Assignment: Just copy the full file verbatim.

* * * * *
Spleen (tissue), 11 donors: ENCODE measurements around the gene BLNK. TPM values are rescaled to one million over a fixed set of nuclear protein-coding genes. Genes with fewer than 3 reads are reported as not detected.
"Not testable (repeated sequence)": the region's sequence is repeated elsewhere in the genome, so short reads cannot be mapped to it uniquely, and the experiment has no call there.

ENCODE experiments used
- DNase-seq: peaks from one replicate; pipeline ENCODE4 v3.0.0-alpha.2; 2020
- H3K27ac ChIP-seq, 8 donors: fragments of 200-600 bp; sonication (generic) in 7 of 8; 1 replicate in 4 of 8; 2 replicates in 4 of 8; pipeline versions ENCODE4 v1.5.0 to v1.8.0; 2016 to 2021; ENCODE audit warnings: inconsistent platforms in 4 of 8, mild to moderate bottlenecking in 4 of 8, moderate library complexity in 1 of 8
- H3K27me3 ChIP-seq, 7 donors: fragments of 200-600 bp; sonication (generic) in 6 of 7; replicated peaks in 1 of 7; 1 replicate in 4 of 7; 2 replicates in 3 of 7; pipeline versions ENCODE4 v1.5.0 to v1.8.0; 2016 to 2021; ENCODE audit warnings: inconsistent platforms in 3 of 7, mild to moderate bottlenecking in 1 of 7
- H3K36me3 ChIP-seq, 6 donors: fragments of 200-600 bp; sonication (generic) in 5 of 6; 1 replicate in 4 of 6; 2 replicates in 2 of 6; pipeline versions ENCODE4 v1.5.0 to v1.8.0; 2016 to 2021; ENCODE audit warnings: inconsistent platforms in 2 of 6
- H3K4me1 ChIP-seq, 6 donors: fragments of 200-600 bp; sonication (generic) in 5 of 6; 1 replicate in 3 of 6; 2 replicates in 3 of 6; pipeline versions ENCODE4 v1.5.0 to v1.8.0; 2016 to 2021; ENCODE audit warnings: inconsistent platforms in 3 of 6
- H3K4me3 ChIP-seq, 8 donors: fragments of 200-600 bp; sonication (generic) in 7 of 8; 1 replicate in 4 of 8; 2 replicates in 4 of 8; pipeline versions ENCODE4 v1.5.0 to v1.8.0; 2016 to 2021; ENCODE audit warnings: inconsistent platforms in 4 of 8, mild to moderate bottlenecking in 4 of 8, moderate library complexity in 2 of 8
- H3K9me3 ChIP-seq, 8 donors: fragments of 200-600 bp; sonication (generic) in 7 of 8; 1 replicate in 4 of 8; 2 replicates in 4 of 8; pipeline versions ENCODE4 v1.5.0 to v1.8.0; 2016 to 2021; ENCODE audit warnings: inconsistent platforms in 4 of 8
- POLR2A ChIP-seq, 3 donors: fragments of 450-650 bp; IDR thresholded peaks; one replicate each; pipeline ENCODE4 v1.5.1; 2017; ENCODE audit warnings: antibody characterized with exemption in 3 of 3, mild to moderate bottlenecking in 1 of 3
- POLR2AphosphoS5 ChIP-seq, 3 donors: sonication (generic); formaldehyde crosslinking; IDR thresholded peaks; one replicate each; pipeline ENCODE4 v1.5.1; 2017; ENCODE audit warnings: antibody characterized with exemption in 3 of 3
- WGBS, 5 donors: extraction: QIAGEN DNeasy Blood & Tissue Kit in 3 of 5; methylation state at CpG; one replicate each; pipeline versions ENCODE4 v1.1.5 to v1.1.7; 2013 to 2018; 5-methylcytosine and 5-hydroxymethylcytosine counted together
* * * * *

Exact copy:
Spleen (tissue), 11 donors: ENCODE measurements around the gene BLNK. TPM values are rescaled to one million over a fixed set of nuclear protein-coding genes. Genes with fewer than 3 reads are reported as not detected.
"Not testable (repeated sequence)": the region's sequence is repeated elsewhere in the genome, so short reads cannot be mapped to it uniquely, and the experiment has no call there.

ENCODE experiments used
- DNase-seq: peaks from one replicate; pipeline ENCODE4 v3.0.0-alpha.2; 2020
- H3K27ac ChIP-seq, 8 donors: fragments of 200-600 bp; sonication (generic) in 7 of 8; 1 replicate in 4 of 8; 2 replicates in 4 of 8; pipeline versions ENCODE4 v1.5.0 to v1.8.0; 2016 to 2021; ENCODE audit warnings: inconsistent platforms in 4 of 8, mild to moderate bottlenecking in 4 of 8, moderate library complexity in 1 of 8
- H3K27me3 ChIP-seq, 7 donors: fragments of 200-600 bp; sonication (generic) in 6 of 7; replicated peaks in 1 of 7; 1 replicate in 4 of 7; 2 replicates in 3 of 7; pipeline versions ENCODE4 v1.5.0 to v1.8.0; 2016 to 2021; ENCODE audit warnings: inconsistent platforms in 3 of 7, mild to moderate bottlenecking in 1 of 7
- H3K36me3 ChIP-seq, 6 donors: fragments of 200-600 bp; sonication (generic) in 5 of 6; 1 replicate in 4 of 6; 2 replicates in 2 of 6; pipeline versions ENCODE4 v1.5.0 to v1.8.0; 2016 to 2021; ENCODE audit warnings: inconsistent platforms in 2 of 6
- H3K4me1 ChIP-seq, 6 donors: fragments of 200-600 bp; sonication (generic) in 5 of 6; 1 replicate in 3 of 6; 2 replicates in 3 of 6; pipeline versions ENCODE4 v1.5.0 to v1.8.0; 2016 to 2021; ENCODE audit warnings: inconsistent platforms in 3 of 6
- H3K4me3 ChIP-seq, 8 donors: fragments of 200-600 bp; sonication (generic) in 7 of 8; 1 replicate in 4 of 8; 2 replicates in 4 of 8; pipeline versions ENCODE4 v1.5.0 to v1.8.0; 2016 to 2021; ENCODE audit warnings: inconsistent platforms in 4 of 8, mild to moderate bottlenecking in 4 of 8, moderate library complexity in 2 of 8
- H3K9me3 ChIP-seq, 8 donors: fragments of 200-600 bp; sonication (generic) in 7 of 8; 1 replicate in 4 of 8; 2 replicates in 4 of 8; pipeline versions ENCODE4 v1.5.0 to v1.8.0; 2016 to 2021; ENCODE audit warnings: inconsistent platforms in 4 of 8
- POLR2A ChIP-seq, 3 donors: fragments of 450-650 bp; IDR thresholded peaks; one replicate each; pipeline ENCODE4 v1.5.1; 2017; ENCODE audit warnings: antibody characterized with exemption in 3 of 3, mild to moderate bottlenecking in 1 of 3
- POLR2AphosphoS5 ChIP-seq, 3 donors: sonication (generic); formaldehyde crosslinking; IDR thresholded peaks; one replicate each; pipeline ENCODE4 v1.5.1; 2017; ENCODE audit warnings: antibody characterized with exemption in 3 of 3
- WGBS, 5 donors: extraction: QIAGEN DNeasy Blood & Tissue Kit in 3 of 5; methylation state at CpG; one replicate each; pipeline versions ENCODE4 v1.1.5 to v1.1.7; 2013 to 2018; 5-methylcytosine and 5-hydroxymethylcytosine counted together